I’ve been wearing these both for a few weeks, now. I wore the Chute on a 14km/8.5mi walk from Battle down to the sea (mostly following the Bexhill link of the 1066 Country Walk) on a cold day. It worked well. Once we got to the sea, the wind picked up, and I was glad to have my beanie to cover my ears as well as the Chute to use as a scarf.
I wore the Buff on a 21km/13mi walk around Bewl Water and on a snowy day trip to Hastings. It was nice and versatile - I wore it as both a scarf and beanie at Bewl water and it worked well. Once again, when the wind started to blow, I went back to my fleece-lined beanie to protect my ears. After that, the Buff was my go-to for most outdoorsy exploits, come rain or snow! I’ve also worn the Buff to work in the morning a few times and a couple of people have commented on it (favourably, natch) - it kind of matches my suit!
My first impressions are still pretty accurate. In this winter weather, my tendency is to go for the Buff rather than the Chute - it’s warmer and there’s more of it to go around. The additional length makes the Buff easier to fashion into a beanie-replacement, but neither item is a substitute for a proper, fleece-lined beanie when it’s both cold and windy - the wind cuts right through, even when the fabric is doubled over my ears. Again, for winter, the Buff feels a little snugglier, which is one thing I still prefer about a big scarf - the other being the ability to stuff the ends of the scarf down my top to help keep my chest warm. Having said that, I can still fully do up the zip of my raincoat with the Buff underneath, which isn't possible with a big scarf. I've worn the Buff more than the Chute, and I do wonder if it will get too loose to stay up around my ears - though it might spring back after washing.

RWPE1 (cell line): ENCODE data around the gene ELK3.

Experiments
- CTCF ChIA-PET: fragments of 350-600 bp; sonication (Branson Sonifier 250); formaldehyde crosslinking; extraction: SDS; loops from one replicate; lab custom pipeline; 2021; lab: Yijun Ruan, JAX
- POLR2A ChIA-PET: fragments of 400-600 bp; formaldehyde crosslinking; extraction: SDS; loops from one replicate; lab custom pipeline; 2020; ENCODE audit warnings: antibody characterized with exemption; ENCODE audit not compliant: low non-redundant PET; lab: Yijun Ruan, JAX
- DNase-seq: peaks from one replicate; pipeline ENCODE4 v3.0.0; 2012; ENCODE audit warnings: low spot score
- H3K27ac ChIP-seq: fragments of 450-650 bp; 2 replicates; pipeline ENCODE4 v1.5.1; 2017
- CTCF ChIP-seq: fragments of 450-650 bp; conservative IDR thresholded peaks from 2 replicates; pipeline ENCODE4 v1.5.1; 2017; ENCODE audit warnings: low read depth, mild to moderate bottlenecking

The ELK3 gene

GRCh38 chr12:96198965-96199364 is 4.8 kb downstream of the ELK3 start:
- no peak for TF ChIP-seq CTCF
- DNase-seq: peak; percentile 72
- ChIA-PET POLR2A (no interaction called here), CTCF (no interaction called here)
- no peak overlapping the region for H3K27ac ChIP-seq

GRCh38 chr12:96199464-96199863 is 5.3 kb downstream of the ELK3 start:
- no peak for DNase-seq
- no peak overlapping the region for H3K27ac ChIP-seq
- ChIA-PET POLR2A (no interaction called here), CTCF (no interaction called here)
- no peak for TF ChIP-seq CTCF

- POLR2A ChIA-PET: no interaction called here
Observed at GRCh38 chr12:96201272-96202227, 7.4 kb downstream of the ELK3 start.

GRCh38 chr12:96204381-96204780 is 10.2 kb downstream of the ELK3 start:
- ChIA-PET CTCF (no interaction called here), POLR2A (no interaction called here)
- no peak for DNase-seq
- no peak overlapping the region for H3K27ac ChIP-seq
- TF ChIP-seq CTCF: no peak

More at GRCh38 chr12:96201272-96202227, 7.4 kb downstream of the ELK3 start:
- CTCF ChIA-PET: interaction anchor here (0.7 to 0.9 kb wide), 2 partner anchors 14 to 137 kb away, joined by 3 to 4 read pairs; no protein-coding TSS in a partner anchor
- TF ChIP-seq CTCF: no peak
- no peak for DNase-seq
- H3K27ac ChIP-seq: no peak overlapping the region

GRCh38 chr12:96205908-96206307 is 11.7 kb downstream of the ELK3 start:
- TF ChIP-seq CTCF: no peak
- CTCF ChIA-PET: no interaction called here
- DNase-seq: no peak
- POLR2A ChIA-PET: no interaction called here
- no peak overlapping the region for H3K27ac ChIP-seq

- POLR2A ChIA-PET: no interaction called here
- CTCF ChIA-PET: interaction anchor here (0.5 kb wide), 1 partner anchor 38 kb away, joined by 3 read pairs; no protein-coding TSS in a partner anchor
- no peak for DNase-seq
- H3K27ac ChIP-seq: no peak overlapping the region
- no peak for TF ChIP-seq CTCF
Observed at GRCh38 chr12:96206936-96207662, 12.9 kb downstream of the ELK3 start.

The question that's been on my mind is which one to take to Australia. It’s unlikely to get very cold - 15-30 degrees (celsius) during the day, dropping to 5-15 degrees at night - but temperatures fluctuate more widely and frequently than in the UK and it might get stormy at times. The Chute is lighter, more compact and easier to wash (the Buff care instructions specify a warm hand wash). The Buff is warmer, more comforting and more versatile. Something for me to mull over for the next couple of weeks. Probably in the end we’ll take both and Dan will wear whichever one I don’t. We'll see.